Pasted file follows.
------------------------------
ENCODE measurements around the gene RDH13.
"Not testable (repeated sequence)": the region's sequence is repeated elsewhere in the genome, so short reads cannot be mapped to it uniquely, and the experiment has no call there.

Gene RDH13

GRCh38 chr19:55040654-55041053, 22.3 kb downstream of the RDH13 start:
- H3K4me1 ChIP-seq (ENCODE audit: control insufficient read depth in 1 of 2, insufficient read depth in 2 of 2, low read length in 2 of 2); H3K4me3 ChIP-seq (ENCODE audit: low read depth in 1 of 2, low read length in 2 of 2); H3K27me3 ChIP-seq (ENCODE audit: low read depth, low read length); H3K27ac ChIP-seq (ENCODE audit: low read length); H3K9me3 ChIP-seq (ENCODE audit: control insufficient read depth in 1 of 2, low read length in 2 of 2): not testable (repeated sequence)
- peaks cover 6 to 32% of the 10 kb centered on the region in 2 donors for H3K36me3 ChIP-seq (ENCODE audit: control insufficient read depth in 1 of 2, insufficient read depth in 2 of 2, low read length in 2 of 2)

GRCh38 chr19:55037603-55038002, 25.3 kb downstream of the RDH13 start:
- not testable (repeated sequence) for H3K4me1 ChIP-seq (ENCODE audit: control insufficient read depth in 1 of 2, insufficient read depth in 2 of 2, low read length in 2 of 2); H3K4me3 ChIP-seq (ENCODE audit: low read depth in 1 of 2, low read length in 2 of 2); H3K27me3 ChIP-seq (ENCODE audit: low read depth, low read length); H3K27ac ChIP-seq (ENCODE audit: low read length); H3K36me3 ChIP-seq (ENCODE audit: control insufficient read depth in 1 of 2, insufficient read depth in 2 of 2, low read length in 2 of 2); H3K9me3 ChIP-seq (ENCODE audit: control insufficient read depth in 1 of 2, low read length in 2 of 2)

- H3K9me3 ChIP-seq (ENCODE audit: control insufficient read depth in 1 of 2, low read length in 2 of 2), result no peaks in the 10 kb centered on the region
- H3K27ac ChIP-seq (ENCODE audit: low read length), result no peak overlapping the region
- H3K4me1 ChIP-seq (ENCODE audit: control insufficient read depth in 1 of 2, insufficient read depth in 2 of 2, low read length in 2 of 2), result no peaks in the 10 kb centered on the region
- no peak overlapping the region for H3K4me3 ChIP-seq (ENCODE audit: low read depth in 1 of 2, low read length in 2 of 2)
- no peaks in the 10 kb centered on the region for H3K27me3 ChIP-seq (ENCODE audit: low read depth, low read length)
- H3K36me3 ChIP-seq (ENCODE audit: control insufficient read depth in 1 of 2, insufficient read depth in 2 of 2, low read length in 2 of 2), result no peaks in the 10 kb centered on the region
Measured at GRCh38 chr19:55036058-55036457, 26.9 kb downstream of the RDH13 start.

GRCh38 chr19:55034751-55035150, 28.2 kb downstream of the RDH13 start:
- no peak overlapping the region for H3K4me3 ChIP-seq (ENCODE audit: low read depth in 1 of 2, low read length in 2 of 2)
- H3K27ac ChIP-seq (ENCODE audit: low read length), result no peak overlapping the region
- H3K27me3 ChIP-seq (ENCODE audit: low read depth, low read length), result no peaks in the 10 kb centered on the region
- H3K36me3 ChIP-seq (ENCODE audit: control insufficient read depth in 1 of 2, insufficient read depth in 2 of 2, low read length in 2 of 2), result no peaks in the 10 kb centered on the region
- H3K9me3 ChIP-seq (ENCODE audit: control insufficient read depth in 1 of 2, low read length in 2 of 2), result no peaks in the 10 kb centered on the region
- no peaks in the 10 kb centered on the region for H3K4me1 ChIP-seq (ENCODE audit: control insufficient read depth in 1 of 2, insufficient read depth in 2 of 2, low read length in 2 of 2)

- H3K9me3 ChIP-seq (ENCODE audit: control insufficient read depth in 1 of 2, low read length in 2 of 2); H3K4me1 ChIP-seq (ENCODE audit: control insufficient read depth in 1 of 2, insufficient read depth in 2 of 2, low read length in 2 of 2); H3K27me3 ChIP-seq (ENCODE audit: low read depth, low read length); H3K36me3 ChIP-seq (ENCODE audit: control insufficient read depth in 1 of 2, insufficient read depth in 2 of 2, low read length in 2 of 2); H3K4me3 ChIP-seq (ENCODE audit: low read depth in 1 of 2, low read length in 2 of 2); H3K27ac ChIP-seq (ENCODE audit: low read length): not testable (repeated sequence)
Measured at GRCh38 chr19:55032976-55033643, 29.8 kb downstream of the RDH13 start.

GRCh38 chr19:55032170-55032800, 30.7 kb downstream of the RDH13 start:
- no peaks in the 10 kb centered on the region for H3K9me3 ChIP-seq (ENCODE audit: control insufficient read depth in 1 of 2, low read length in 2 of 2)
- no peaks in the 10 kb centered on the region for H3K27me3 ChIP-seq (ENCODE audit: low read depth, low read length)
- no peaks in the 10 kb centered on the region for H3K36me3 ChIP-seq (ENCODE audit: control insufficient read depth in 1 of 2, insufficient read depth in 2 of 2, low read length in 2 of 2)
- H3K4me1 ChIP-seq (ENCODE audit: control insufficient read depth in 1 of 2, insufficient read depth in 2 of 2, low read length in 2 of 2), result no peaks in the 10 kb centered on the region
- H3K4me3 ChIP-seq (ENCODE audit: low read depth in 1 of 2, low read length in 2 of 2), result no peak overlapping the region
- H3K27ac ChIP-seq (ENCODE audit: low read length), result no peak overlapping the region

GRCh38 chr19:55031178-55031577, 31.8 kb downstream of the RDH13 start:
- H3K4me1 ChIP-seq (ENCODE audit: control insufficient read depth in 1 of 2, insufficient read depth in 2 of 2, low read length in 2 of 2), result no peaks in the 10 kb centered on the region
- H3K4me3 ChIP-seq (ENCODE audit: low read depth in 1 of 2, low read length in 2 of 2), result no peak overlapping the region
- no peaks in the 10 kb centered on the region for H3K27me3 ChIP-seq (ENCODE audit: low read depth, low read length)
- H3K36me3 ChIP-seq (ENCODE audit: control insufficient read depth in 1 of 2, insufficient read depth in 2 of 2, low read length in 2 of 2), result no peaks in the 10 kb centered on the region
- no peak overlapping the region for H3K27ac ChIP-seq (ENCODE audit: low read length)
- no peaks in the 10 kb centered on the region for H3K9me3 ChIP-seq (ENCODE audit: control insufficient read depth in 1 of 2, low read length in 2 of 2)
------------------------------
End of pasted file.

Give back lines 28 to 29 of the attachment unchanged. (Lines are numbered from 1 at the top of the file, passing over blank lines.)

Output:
- no peaks in the 10 kb centered on the region for H3K36me3 ChIP-seq (ENCODE audit: control insufficient read depth in 1 of 2, insufficient read depth in 2 of 2, low read length in 2 of 2)
- H3K4me1 ChIP-seq (ENCODE audit: control insufficient read depth in 1 of 2, insufficient read depth in 2 of 2, low read length in 2 of 2), result no peaks in the 10 kb centered on the region